Reduce the rate of home loan foreclosures; and
Increase the sense of well-being amongst its citizenry!
From the financial markets’ perspective, the US economy has to look in multiple directions at the one time and decipher the flow of information correctly so as to make the appropriate decisions in relation to business operations, economic stimulus and market transactions: they are the ‘go to’ economy and have to absorb the events of the European turbulence, Chinese economic and trade decisions, Emerging Market activity, ‘the oil trade’ (and other commodities – including Gold, grains etc) – and the level of confidence of their own consumers.
Given all of these influences, we will not be surprised to see a continuation of turbulence in market valuations – particularly in the first half of the year – but expect there to be a steady improvement in market valuations over the whole year. [(May2012): Whilst it is not in this calendar year, the consequences of political inaction this year is expected to see a significant financial event early in 2013 that will cause a somewhat substantial downturn in market values on Wall Street. The newly elected US Administration will need to take prompt and decisive action to avoid this event. Editor.]
Since our minds [have been turned] to ‘the elephant in the room’ [since] mid-2011, we [are] satisfied that the information we received [will] be the likely scenario to play out: that there will be a resolution to ‘the debt crisis’, that the European Community will probably remain intact and that once the funding of the debt crisis is resolved, there will be steady improvement in the European economies generally – and a waning of the turbulence arising from the concerns about that region.
For 2012 we accept that there is likely to be restraint in the growth figures with the strong possibility that there will be recessionary conditions for at least the first two quarters of the year. [(May 2012): the political uncertainty in Europe as mentioned in an editorial insert above, now suggests to us that the risk of the EuroZone remaining recessionary for most of 2012 is high. Global growth will be restrained on this account. Editor.]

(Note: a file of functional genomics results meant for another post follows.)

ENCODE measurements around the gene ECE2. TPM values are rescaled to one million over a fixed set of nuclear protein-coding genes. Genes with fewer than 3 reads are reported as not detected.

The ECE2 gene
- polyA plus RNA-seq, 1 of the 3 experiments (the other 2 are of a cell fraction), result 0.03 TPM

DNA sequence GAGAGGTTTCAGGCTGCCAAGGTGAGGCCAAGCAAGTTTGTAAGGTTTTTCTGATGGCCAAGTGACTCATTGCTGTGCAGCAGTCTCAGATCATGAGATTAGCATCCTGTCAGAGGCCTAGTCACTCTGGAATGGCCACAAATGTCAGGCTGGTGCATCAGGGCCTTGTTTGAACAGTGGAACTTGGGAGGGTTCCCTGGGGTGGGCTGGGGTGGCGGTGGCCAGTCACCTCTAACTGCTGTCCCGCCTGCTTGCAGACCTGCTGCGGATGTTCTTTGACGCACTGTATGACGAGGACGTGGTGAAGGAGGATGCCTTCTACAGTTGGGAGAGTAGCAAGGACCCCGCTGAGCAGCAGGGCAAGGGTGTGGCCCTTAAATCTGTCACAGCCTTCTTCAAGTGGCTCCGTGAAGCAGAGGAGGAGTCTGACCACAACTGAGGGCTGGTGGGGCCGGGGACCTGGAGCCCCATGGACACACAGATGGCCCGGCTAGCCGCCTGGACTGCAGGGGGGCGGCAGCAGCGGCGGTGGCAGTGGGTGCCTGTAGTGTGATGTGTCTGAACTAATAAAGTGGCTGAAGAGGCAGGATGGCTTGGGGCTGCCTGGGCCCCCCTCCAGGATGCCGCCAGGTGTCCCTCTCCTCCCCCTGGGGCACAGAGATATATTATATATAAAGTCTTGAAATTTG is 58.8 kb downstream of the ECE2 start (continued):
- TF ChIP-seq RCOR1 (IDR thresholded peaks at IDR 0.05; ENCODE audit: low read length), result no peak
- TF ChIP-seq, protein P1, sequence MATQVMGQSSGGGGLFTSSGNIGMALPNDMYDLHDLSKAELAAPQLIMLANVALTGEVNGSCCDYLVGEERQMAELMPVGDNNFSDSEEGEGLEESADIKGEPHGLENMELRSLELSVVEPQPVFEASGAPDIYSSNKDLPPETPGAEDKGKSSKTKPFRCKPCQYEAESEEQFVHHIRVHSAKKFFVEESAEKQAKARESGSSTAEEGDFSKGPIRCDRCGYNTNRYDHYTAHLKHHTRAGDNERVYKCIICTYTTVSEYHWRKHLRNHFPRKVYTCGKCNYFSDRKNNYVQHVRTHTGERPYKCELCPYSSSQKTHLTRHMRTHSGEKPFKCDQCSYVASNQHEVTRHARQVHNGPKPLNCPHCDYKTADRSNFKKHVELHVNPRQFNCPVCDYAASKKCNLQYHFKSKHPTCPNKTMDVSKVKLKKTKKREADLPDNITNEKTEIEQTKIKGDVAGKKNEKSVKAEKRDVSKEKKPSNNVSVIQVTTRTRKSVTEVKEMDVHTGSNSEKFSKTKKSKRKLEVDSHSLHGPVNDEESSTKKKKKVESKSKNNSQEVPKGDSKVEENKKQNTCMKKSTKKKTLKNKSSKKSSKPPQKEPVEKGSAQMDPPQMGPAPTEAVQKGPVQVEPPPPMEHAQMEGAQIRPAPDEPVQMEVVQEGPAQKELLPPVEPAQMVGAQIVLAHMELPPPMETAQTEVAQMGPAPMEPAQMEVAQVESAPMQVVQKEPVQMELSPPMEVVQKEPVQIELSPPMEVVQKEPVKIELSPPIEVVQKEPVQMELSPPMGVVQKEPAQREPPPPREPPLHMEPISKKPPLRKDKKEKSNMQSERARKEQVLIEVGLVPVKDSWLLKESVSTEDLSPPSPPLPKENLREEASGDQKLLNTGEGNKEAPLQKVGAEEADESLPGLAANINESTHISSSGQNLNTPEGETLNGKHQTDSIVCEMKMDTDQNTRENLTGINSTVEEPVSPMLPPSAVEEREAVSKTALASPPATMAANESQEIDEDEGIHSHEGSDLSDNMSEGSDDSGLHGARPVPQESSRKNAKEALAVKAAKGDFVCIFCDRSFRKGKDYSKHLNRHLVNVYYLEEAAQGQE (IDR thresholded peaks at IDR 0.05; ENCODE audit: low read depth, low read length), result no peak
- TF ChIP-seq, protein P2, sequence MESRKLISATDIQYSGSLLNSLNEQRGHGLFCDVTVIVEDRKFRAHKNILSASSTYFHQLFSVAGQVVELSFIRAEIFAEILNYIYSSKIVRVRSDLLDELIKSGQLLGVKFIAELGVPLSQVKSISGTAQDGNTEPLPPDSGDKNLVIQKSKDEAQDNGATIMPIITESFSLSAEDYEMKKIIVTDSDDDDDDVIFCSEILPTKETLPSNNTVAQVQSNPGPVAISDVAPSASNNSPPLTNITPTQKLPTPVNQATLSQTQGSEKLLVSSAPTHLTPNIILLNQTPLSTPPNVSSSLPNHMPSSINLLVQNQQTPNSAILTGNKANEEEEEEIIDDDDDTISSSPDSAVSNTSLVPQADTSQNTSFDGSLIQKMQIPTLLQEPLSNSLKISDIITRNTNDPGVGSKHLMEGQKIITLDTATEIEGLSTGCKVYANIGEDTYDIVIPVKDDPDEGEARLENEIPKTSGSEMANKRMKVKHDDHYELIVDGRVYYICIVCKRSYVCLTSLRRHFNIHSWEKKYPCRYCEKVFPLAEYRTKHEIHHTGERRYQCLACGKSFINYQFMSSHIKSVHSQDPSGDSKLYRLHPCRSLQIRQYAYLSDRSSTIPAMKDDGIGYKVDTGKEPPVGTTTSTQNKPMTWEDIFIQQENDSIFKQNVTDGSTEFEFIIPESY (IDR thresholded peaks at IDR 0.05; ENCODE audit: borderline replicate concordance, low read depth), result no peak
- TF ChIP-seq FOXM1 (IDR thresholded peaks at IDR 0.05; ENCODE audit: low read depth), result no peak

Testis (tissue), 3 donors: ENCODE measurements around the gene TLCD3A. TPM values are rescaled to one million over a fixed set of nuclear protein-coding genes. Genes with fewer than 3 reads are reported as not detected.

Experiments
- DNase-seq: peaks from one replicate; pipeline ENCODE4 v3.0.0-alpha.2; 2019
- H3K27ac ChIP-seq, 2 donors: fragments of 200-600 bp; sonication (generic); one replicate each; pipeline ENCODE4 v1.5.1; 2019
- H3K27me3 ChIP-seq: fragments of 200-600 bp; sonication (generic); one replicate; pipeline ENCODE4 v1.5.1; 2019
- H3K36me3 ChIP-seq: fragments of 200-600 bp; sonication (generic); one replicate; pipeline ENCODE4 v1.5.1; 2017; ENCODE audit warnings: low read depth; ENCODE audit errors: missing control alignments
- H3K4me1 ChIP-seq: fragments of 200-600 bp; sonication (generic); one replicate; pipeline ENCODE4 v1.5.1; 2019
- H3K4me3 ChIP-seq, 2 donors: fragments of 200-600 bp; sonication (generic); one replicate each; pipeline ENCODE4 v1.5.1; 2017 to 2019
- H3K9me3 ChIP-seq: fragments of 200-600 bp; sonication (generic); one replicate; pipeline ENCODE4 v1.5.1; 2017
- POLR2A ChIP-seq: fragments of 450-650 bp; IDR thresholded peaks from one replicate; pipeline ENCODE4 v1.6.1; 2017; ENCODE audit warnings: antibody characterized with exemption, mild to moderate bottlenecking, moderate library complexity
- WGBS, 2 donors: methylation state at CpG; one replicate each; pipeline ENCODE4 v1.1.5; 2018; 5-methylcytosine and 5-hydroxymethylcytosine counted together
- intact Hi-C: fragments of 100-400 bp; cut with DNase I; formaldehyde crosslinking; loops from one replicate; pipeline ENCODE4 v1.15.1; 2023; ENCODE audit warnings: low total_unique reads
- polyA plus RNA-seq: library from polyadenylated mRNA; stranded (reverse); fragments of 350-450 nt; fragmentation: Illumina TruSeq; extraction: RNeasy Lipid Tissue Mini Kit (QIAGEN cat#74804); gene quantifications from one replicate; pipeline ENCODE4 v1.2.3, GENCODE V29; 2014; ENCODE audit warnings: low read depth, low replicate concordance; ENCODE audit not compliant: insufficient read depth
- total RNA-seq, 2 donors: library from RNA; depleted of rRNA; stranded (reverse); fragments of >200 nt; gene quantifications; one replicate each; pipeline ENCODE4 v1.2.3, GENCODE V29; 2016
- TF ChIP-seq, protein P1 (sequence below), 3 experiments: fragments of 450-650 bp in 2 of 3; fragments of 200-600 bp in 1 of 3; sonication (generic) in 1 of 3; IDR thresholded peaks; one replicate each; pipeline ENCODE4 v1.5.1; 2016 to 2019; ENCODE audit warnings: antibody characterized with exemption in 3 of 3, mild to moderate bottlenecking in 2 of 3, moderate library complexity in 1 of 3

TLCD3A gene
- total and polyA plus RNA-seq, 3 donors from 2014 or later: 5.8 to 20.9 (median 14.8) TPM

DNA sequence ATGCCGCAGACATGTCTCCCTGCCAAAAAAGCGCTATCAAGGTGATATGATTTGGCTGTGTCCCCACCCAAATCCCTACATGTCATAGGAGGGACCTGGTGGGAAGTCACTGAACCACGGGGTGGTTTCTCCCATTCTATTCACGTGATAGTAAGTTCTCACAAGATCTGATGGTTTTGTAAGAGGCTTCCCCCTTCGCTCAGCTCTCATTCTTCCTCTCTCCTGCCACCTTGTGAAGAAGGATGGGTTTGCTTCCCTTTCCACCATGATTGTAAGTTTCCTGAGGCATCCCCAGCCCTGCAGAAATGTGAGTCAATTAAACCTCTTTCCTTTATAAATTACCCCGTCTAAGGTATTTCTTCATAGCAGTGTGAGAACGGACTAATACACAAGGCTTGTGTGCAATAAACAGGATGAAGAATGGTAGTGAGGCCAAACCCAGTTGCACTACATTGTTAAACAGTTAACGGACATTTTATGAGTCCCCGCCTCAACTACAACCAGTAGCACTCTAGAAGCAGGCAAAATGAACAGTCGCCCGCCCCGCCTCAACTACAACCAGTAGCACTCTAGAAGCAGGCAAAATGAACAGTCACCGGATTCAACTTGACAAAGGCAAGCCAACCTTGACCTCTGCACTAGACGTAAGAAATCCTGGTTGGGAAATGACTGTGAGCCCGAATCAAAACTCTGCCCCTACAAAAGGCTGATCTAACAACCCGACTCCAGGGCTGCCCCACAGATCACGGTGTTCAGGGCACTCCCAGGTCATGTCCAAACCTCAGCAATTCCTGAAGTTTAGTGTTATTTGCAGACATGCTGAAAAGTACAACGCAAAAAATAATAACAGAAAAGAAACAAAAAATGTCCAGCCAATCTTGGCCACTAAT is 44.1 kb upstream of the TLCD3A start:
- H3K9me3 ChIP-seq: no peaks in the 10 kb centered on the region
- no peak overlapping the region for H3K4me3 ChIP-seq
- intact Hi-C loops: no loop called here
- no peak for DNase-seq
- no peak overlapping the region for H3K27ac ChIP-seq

Whilst Europe has diminished as a trading partner for Australia, the oscillations in their economies will reverberate around the globe and it is likely that we will experience some consequences of their situation – particularly in the banking sector, with higher borrowing costs encountered by our banks as a consequence of the ‘ratings’ of some of the institutions from whom they borrow – and reflecting in more difficult borrowing conditions for Australian borrowers.
Again we see this area of the globe recording turbulence for the first two, maybe three quarters of 2012 before settling into a stable slightly improving market scenario into the end of the year. [(May 2012): for reasons stated in the above editorial note, we now expect that it could take until the second quarter of 2013 before reasonable growth trends will be recorded. Editor.]
Emerging Markets (EMs)
In this scenario we are including the BRIC economies (of Brazil, Russia, India and China) as well as the other Asian, South American and African economies that can be considered ‘emerging’ towards developed economy status. In very broad terms, these are economies whose financial progress is based on natural resources (mainly minerals), agriculture and ‘cheaper’ labour. They usually have low numbers of ‘middle class’ citizens, but many aspiring to that status.
Because the economies of many of the EMs are very dependent on their trading opportunities with the developed economies particularly of North America and Europe, their fortunes are often a magnification of any directions taken in those economies.
Mineral resources have a significant time-lag from ‘proving’ of existence through to extraction and transport to end-user: unfortunately for these economies, periods of high demand (and accompanying high prices) are often accompanied by volatility in market prices just at critical points in time of the development cycle. (E.g., after taking several years to develop the infrastructure and establish markets, the product can either come on line during a significant downturn – or, be interrupted because of such an event.]